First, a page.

As part of the 2020 session, the Utah legislative body voted to abolish the biannual change of the clock and make daylight saving time permanent throughout the state.
On Feb. 26, the Utah House of Representatives passed Senate Bill 59 with a vote of 70-1 after the Senate passed it 28-1. The bill, if signed by Gov. Gary Herbert, would put the state of Utah on permanent Mountain Daylight Time, and do away with the Mountain Standard Time used during winter.
Utah’s daylight saving time bill can only go into effect if four other western states also vote to adopt permanent daylight saving time.
A change to federal law is also needed to allow the switch. Currently, only forgoing daylight time and sticking to standard time is permissible by federal law – an option that the state of Arizona is taking advantage of.
Stopping the yearly switch is an idea that is increasing in popularity across the United States. NBC News reports that, as of August 2019, 36 states had introduced bills endorsing a permanent change to daylight time.
The logic behind the yearly switch is simple: As the days get longer during the summer months, it seems beneficial to have most of that time in the evening when more people are likely to use it. Hence, moving the clock forward during the summer months so the sun will rise later and set later.
Rep. Scott Chew of Jensen, who was not present the day the House voted on the bill, doesn’t feel that being on permanent summer hours is beneficial, and says he would have added a second no to the bill.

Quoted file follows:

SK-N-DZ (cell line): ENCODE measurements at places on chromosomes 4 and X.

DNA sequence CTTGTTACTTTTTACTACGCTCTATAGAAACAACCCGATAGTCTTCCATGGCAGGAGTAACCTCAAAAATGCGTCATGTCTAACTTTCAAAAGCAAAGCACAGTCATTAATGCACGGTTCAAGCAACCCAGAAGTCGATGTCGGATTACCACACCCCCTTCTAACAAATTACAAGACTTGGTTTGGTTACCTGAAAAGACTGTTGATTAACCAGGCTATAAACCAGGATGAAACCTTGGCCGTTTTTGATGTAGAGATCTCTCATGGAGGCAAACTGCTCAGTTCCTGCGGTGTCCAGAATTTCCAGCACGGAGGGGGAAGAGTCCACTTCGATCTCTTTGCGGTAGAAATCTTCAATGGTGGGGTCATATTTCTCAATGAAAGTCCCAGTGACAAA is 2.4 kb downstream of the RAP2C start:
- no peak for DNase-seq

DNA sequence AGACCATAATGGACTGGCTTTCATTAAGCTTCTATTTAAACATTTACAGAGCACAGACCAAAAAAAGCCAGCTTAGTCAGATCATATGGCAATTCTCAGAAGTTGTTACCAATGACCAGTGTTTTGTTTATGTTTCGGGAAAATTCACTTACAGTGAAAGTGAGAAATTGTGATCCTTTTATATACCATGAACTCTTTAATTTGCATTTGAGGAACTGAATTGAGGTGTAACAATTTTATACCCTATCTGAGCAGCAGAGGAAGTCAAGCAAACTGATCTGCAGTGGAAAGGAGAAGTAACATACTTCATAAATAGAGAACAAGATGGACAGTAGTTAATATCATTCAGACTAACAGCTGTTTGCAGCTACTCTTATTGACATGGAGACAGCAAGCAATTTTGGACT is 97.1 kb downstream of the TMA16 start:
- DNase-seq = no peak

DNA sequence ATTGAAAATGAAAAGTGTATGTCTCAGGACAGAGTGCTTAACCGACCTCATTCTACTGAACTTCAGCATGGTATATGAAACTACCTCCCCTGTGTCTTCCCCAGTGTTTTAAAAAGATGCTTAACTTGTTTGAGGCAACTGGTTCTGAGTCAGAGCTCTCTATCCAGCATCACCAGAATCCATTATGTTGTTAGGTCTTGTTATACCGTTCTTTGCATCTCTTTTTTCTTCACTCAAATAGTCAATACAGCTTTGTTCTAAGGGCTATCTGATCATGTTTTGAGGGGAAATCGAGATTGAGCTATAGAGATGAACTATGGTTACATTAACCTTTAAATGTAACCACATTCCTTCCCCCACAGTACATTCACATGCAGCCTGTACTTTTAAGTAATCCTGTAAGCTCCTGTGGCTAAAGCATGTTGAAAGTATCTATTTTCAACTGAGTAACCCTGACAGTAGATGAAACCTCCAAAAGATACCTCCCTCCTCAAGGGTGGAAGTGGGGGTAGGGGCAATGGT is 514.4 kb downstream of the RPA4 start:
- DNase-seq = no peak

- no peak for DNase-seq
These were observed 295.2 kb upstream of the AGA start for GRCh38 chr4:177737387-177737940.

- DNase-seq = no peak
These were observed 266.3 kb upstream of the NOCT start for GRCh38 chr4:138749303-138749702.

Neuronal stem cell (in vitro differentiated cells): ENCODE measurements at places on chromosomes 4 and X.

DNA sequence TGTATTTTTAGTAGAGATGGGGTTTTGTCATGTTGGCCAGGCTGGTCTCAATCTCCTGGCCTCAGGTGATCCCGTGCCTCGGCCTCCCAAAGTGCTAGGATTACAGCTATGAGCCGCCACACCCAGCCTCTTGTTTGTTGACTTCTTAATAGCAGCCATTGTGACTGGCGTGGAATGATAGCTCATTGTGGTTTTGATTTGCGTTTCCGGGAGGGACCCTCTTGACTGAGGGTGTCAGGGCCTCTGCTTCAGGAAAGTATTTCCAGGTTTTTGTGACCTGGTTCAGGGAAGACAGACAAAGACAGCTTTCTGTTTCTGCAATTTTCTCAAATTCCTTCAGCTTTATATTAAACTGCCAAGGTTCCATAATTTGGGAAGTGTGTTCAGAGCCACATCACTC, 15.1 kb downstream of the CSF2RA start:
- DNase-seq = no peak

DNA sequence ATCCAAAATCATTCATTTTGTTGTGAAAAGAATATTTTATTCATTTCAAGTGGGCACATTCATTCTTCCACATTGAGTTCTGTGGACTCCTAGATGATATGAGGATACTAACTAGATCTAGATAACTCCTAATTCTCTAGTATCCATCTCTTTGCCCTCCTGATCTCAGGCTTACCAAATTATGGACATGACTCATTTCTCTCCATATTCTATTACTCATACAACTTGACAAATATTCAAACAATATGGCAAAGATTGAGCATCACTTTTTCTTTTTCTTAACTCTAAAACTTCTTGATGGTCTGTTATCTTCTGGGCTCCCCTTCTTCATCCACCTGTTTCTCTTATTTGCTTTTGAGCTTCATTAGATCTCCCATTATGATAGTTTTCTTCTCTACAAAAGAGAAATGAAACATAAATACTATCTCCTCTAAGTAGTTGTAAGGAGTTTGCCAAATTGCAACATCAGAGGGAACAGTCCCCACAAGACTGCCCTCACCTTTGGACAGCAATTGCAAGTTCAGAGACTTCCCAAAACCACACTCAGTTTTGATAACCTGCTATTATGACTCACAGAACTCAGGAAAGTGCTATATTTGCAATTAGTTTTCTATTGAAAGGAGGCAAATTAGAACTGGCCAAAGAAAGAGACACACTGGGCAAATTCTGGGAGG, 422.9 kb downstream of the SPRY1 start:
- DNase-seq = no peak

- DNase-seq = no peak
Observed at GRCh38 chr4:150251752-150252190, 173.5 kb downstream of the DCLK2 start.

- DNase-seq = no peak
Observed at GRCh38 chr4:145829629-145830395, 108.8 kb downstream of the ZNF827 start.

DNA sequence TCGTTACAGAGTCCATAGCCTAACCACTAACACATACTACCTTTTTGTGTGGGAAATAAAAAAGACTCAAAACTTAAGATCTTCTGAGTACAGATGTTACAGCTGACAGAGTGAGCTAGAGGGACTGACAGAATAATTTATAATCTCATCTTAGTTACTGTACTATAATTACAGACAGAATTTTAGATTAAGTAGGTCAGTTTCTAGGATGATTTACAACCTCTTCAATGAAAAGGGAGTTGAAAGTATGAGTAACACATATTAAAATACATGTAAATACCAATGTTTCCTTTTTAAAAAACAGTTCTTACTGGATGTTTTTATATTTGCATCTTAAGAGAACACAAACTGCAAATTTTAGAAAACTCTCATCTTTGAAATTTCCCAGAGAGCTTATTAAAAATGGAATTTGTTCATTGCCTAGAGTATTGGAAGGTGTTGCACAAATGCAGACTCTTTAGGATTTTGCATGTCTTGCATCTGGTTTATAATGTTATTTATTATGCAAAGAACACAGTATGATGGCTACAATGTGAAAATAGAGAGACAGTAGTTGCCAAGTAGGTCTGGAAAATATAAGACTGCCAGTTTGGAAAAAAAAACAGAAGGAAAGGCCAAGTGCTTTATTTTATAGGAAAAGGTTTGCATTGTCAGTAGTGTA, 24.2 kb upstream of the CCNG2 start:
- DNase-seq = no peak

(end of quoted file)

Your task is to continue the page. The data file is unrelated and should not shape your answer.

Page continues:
“It will be really interesting to me – if we go to daylight saving [time] year-round – to see what people actually think after they’ve had to get up and have two-and-a-half hours of darkness in the morning before the day starts,” Chew said.
In some major U.S. cities, permanent daylight saving time would have the sun rising after 8:30 a.m. in the months of December and January, according to NBC News. In Utah, on Dec. 21 – the longest day of the year – the sun would not be fully risen until nearly 9 a.m.
Salt Lake Community College communications student Zack Western is still unconcerned, saying, “I’m all for permanent daylight saving time. I’d rather have more of the prime time of my day occur in sunlight.”
Whether this bill comes to fruition is a question for the future. Now, some are just grateful to finally have a bill on the subject passed.
“Colleagues, I plead with you to vote for this bill so that we don’t ever have to have another daylight saving time bill come up in front of this body,” Draper Rep. Jeff Stenquist said during discussion of the bill.